Which could be the initial points of agreement between Great Britain, the Russian Federation, China, Japan, the United States, South Korea and North Korea? This question can be easily answered if we consider the matter outside the “incapacitating myth” of the Cold War.

1) Official and international recognition of the current borders, possibly with slight and not relevant changes, or official recognition of North Korea, with all the consequences it implies. 2) Evaluation of a set of agreements and trade and financial aid for North Korea at the 2007 cost: end of fissile material production and stabilization, always with an international role, of North Korea’s Special Economic Zones. 3) Collective guarantee of South Korea’s borders and security, signed also by North Korea. 4) A progressive demilitarization of the Demilitarized Zone, with multilateral guarantees to be verified periodically. 5) A military guarantee of both Koreas, involving both the Russian Federation and China. 6) Great Britain could deal with the international security of Korean waters, with ad hoc arrangements. As Stanislaw Lem said, “we have to continually start again from the end”.

Advisory Board Co-chair Honoris Causa Professor Giancarlo Elia Valori is an eminent Italian economist and businessman. He holds prestigious academic distinctions and national orders. Mr. Valori has lectured on international affairs and economics at the world’s leading universities such as Peking University, the Hebrew University of Jerusalem and the Yeshiva University in New York. He currently chairs “International World Group”, he is also the honorary president of Huawei Italy, economic adviser to the Chinese giant HNA Group. In 1992 he was appointed Officier de la Légion d’Honneur de la République Francaise, with this motivation: “A man who can see across borders to understand the world” and in 2002 he received the title “Honorable” of the Académie des Sciences de l’Institut de France. “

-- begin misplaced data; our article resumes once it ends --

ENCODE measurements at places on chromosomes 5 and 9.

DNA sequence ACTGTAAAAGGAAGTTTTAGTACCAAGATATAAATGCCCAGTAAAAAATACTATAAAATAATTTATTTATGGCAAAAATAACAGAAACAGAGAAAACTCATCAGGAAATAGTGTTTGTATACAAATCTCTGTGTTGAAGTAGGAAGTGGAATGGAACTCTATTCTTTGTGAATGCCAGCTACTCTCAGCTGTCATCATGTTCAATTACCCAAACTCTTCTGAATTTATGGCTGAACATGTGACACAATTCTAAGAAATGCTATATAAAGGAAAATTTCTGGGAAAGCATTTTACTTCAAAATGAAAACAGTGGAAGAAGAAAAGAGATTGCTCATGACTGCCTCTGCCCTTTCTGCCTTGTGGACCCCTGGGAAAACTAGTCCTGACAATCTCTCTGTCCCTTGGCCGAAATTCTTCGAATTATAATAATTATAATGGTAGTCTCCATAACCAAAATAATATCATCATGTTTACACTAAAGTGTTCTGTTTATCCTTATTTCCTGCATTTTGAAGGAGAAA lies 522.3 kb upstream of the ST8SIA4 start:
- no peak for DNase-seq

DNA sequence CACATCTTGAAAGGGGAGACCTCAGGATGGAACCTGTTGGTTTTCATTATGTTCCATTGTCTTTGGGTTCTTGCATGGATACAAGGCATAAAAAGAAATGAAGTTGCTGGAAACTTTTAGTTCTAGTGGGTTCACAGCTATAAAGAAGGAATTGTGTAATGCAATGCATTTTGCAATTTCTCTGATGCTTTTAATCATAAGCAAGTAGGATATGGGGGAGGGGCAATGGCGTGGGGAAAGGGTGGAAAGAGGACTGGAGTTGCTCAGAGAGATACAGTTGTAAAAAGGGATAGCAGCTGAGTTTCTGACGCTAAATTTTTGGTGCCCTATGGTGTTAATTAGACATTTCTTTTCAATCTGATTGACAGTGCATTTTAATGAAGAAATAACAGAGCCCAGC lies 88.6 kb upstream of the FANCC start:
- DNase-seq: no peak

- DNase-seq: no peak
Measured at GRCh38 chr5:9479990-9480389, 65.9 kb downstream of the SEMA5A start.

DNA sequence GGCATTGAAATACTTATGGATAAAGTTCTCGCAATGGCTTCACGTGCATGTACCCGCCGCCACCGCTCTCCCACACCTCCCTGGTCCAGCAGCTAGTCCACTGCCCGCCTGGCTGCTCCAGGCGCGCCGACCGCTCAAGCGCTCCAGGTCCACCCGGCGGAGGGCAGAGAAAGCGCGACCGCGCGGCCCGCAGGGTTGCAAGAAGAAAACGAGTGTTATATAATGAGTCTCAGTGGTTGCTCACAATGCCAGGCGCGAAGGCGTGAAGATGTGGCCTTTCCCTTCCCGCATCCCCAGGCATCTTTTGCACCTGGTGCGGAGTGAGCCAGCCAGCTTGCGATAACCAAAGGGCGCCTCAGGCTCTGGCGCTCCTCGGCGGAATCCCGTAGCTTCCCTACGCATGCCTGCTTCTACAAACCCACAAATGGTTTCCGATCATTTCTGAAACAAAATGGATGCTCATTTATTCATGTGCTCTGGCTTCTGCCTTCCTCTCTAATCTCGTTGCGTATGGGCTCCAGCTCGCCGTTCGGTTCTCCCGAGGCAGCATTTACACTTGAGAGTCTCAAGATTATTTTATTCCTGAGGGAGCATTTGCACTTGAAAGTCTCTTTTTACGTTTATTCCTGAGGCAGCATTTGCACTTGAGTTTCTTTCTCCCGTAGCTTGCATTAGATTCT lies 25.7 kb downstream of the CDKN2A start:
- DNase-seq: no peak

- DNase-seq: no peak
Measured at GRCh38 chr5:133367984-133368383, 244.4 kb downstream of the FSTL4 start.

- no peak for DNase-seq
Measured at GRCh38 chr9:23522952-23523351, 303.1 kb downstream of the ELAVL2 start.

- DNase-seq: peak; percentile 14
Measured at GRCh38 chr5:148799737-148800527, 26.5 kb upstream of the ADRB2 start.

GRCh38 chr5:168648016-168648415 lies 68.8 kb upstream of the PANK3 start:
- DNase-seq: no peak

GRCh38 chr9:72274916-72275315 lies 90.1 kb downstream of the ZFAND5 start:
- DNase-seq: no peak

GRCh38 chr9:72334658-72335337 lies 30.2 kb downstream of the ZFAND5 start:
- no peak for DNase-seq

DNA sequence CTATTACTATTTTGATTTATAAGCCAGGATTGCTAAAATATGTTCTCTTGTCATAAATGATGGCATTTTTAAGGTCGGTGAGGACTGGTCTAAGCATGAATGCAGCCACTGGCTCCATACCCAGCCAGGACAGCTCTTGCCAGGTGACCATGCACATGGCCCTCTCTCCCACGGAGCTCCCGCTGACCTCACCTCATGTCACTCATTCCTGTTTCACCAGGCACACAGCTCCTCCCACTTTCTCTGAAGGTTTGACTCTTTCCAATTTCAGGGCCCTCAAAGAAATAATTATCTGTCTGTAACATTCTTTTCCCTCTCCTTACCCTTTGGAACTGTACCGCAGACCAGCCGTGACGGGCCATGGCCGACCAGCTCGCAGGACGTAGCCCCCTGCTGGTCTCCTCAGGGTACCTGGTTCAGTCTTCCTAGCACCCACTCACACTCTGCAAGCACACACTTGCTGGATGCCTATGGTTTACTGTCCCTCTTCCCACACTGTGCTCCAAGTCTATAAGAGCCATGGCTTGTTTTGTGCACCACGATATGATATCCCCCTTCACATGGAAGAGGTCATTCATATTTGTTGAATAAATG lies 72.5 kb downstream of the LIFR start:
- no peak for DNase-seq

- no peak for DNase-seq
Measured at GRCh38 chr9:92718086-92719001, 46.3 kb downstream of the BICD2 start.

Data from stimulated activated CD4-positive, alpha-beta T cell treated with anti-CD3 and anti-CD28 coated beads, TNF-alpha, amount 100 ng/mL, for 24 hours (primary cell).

East Asia

A comparative analysis of the socialist and the capitalist approach towards COVD-19: China and the U.S.

Gumbu Yeukai Lorreta

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“Our greatest strength lies in our socialist system, which enables us to pool resources in a major mission. This is the key to our success.” -President Xi Jinping

The COVD-19 pandemic was first reported in Wuhan, China in December 2019. The COVD-19 cases drastically dropped in China as a result of robust measures; however, the diseases rapidly spread across the globe. The results of the study revealed that although China indicated early warning of COVID-19 many countries were caught unaware. These include the UK, Italy, Spain, the US, and the majority of African countries. Most countries delayed detecting the COVD-19 virus and this their ability to respond efficiently and effectively. However, some of the lessons learned from the COVD-19 pandemic might contribute to better preparedness in the future. The study recommends that the US should prioritize the right to life before profit. This commentary shall make a comparative analysis of the socialist and capitalist approaches towards COVID-19